Leadership lessons from Alaska Airlines

COMMENTARY Every major American airline has filed for bankruptcy protection, some more than once. Even successful regional carriers like Southwest Airlines (LUV) and JetBlue (JBLU) have had a tough time making money lately. The entire industry's a mess, with one notable exception: Alaska Airlines (ALK).

Alaska boasts the highest earnings per share of any airline and its stock is up 80 percent over the past five years, a period when the S&P 500 and just about every airline stock was down. But that wasn't always the case. The company's extraordinary turnaround, executed by CEO Bill Ayer, should be taught in business schools and required reading for every current and aspiring executive.

Ayer's approach may not be rocket science, but it is a great example of what happens when a good manager ditches the status quo and applies a little common business sense to bring about substantive change. It also proves that, despite extraordinary challenges, just about any company can make money.

Here's how one man transformed Alaska Airlines, from a Wall Street Journal interview:

No status quo

When Ayer took over as chief executive in 2002, the 70-year-old airline was close to bankruptcy, among the worst in terms of on-time departures, and had recently suffered a high-profile crash.

Ayers knew that to transform the company, he had to throw out all the old rules about how airlines should be run and start from scratch. He also knew that Southwest had fundamentally changed the industry with substantially lower costs and ticket prices.

So he abandoned the old ways of debt-leveraged growth, spending to chase new markets and market share, and mega-mergers and alliances, and decided to focus primarily on profitability.

Follow the leader

Following Southwest's lead and employing some relatively commonplace management practices -- except in the airline industry, of course -- Ayers hosted brainstorming sessions with executives from other industries and came up with a new metric for success: cost per available seat mile, a measure of business efficiency.

He set an aggressive goal and, although he had no idea how to achieve it, he also knew that nothing would change without it. Over time, he began streamlining operations: outsourcing some functions and negotiating new union contracts to lower operating costs. While none of that was popular, it was better than the alternative -- bankruptcy.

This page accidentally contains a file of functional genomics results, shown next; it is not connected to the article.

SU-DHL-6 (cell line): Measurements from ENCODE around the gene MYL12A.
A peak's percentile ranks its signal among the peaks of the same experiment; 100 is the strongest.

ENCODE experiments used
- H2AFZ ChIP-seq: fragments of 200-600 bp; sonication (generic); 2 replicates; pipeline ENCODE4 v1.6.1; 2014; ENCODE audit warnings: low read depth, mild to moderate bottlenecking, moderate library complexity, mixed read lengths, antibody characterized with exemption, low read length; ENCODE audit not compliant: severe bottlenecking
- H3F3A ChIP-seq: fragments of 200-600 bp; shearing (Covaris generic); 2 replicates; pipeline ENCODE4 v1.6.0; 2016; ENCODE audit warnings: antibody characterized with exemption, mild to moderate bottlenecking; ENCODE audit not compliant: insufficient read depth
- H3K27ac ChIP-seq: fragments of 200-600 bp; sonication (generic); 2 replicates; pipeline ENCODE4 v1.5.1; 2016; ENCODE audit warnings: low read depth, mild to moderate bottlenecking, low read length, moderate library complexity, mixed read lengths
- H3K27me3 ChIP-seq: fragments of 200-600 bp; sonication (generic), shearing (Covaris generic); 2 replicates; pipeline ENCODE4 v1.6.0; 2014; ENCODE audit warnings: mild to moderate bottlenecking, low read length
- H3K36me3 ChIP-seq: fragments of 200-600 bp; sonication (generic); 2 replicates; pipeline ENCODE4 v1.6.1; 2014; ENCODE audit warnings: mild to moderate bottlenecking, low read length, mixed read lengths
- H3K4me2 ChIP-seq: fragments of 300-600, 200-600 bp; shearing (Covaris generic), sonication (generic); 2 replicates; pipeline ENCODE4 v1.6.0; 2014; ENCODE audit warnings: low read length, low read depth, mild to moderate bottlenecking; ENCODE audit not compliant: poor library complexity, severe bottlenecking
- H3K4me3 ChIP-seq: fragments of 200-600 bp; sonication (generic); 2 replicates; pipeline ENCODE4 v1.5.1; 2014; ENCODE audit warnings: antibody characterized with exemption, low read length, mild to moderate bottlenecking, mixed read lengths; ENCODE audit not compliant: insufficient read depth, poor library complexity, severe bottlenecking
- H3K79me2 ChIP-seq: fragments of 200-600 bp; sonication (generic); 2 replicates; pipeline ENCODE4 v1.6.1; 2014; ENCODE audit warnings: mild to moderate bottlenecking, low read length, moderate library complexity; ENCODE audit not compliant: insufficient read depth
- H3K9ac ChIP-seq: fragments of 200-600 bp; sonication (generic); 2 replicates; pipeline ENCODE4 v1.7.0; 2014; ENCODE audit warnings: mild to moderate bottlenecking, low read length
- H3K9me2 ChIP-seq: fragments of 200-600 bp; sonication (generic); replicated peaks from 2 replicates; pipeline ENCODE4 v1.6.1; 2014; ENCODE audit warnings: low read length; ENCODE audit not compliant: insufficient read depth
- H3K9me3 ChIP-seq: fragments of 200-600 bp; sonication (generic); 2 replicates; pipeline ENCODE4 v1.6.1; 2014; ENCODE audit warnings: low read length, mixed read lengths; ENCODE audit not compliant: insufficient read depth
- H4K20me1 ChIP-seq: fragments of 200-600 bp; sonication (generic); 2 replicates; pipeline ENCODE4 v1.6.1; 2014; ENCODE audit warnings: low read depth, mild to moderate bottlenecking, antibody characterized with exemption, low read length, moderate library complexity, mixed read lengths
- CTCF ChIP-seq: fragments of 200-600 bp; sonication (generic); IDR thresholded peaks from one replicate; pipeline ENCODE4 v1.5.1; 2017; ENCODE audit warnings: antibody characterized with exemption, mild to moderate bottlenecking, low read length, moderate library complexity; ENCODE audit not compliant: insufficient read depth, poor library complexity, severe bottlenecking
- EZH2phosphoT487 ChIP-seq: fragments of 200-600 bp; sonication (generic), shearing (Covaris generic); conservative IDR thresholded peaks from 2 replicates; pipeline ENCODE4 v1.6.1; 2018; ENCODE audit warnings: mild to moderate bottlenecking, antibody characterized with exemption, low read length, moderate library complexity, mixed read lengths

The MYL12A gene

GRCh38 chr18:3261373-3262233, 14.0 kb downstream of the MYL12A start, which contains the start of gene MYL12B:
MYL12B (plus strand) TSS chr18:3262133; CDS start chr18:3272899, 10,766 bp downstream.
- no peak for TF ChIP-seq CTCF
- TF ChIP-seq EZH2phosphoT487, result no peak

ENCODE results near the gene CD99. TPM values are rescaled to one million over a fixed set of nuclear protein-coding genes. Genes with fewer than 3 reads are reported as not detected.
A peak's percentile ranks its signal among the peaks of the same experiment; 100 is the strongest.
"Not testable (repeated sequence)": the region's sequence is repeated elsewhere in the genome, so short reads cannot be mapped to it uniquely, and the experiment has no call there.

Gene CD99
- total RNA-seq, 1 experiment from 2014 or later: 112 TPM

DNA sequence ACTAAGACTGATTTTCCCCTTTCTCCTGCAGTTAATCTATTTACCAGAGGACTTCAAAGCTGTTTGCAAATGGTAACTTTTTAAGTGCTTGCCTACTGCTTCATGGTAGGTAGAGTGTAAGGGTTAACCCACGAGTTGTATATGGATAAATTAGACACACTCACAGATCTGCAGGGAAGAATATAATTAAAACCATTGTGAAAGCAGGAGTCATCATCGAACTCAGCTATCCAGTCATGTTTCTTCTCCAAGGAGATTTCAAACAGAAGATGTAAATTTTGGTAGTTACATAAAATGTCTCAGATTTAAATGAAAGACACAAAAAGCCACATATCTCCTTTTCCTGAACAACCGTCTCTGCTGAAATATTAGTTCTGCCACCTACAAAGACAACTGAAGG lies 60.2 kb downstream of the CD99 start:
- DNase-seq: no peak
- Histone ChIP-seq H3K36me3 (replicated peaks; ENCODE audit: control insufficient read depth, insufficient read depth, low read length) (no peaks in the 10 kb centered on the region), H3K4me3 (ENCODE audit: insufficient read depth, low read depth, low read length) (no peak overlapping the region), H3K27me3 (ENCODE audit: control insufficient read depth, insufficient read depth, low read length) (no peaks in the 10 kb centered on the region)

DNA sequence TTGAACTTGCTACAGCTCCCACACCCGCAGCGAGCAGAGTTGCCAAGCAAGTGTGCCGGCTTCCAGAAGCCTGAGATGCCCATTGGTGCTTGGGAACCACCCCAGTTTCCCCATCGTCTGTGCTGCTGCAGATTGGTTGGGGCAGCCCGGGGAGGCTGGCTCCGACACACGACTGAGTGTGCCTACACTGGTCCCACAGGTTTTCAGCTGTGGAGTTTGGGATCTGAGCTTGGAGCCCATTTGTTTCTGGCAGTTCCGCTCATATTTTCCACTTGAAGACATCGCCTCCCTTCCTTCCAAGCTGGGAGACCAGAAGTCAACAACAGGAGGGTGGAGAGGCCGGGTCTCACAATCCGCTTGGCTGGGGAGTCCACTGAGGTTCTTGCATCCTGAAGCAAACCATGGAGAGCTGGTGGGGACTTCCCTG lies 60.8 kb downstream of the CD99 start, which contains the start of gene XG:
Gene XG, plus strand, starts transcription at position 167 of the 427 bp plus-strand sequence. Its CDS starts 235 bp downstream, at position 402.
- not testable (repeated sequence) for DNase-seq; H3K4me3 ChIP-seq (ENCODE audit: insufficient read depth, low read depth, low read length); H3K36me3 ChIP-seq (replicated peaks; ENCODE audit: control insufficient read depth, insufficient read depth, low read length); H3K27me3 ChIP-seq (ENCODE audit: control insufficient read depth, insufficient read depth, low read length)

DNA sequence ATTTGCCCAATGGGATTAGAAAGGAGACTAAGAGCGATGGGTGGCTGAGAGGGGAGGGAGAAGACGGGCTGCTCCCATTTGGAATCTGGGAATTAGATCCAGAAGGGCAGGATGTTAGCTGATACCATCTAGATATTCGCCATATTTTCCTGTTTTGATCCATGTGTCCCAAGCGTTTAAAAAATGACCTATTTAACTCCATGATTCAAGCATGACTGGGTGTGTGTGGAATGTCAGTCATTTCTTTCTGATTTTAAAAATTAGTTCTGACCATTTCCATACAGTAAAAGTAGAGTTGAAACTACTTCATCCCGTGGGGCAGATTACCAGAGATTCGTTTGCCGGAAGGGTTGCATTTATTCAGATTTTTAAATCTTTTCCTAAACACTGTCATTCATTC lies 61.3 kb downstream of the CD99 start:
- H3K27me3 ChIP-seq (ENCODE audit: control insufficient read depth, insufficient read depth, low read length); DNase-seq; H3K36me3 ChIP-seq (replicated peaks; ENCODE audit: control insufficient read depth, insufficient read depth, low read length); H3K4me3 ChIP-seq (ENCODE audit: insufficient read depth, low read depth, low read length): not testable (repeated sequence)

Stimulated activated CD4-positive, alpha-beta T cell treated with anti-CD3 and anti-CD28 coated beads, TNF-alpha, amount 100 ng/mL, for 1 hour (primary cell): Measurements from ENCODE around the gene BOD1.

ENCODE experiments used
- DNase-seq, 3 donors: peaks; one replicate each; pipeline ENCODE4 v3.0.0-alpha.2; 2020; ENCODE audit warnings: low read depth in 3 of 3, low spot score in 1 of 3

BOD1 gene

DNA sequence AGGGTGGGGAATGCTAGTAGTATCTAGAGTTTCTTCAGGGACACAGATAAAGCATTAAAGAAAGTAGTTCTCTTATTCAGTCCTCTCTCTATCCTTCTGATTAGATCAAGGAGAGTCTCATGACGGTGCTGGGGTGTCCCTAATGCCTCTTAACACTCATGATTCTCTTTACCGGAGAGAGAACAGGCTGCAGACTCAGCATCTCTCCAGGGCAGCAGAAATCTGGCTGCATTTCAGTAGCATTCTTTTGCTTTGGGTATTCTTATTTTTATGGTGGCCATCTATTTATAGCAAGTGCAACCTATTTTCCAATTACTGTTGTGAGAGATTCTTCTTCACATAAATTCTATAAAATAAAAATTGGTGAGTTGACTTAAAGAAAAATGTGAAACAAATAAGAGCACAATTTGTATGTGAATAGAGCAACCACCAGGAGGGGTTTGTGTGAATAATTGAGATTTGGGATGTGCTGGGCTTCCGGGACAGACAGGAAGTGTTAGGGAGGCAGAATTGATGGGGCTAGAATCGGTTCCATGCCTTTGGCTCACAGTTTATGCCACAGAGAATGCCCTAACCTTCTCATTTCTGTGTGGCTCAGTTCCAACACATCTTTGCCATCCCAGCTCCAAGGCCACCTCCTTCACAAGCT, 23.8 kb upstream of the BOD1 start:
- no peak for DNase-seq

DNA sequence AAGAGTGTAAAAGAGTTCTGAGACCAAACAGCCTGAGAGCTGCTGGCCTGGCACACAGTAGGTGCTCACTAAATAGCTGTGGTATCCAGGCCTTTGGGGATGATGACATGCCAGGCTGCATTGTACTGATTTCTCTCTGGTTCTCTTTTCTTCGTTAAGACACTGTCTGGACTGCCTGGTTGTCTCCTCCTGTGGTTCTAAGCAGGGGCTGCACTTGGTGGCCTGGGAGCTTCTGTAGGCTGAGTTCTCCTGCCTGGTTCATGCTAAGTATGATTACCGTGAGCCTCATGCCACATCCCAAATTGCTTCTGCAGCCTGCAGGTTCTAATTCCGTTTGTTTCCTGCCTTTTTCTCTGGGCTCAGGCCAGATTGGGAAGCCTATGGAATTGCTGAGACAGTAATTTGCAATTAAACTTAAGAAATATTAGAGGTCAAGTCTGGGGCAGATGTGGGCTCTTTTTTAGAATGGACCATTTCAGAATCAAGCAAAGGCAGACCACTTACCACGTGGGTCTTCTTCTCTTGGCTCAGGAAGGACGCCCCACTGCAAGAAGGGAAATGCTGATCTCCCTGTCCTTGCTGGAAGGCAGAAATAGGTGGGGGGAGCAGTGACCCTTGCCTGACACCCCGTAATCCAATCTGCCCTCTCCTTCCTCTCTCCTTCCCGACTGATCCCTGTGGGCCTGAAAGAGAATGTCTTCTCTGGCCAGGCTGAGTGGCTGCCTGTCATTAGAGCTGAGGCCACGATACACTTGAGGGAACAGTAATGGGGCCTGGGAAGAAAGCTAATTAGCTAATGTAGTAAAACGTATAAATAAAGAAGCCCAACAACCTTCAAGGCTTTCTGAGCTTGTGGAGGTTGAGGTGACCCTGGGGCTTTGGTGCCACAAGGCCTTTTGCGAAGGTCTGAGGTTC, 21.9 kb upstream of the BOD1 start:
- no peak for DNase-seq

A profitable culture

It took quite a few years, but Ayers eventually got all the key stakeholders to buy into a culture based on long-term profitability. A critical incentive was the inclusion of all employees in a bonus plan based primarily on earnings, but also including customer satisfaction and safety. There's nothing new about profit sharing, but it wasn't exactly commonplace in the airline industry.

He also took extraordinary measures to lower maintenance costs and improve on-time performance -- without sacrificing safety, of course. Today, Alaska Airlines is at or near the top in every industry metric and it's even growing, albeit profitably and at its own measured pace. Capacity is up 27 percent since Ayer took over as CEO and the Seattle-based company employs 11,807 people. That's more than Facebook, LinkedIn (LNKD), Twitter, Zynga (Z) and Tesla Motors combined.

In an era when jobs are precious, corporate profitability is under fire, and CEOs are vilified, here's proof of the inextricable link between jobs, profits and a leader who understands that you can't have one without the other. And what surprises me the most is that Alaska didn't have to look very far for its turnaround specialist. Ayer has been with the company for 30 years. Go figure.

You can read the entire Wall Street Journal story here.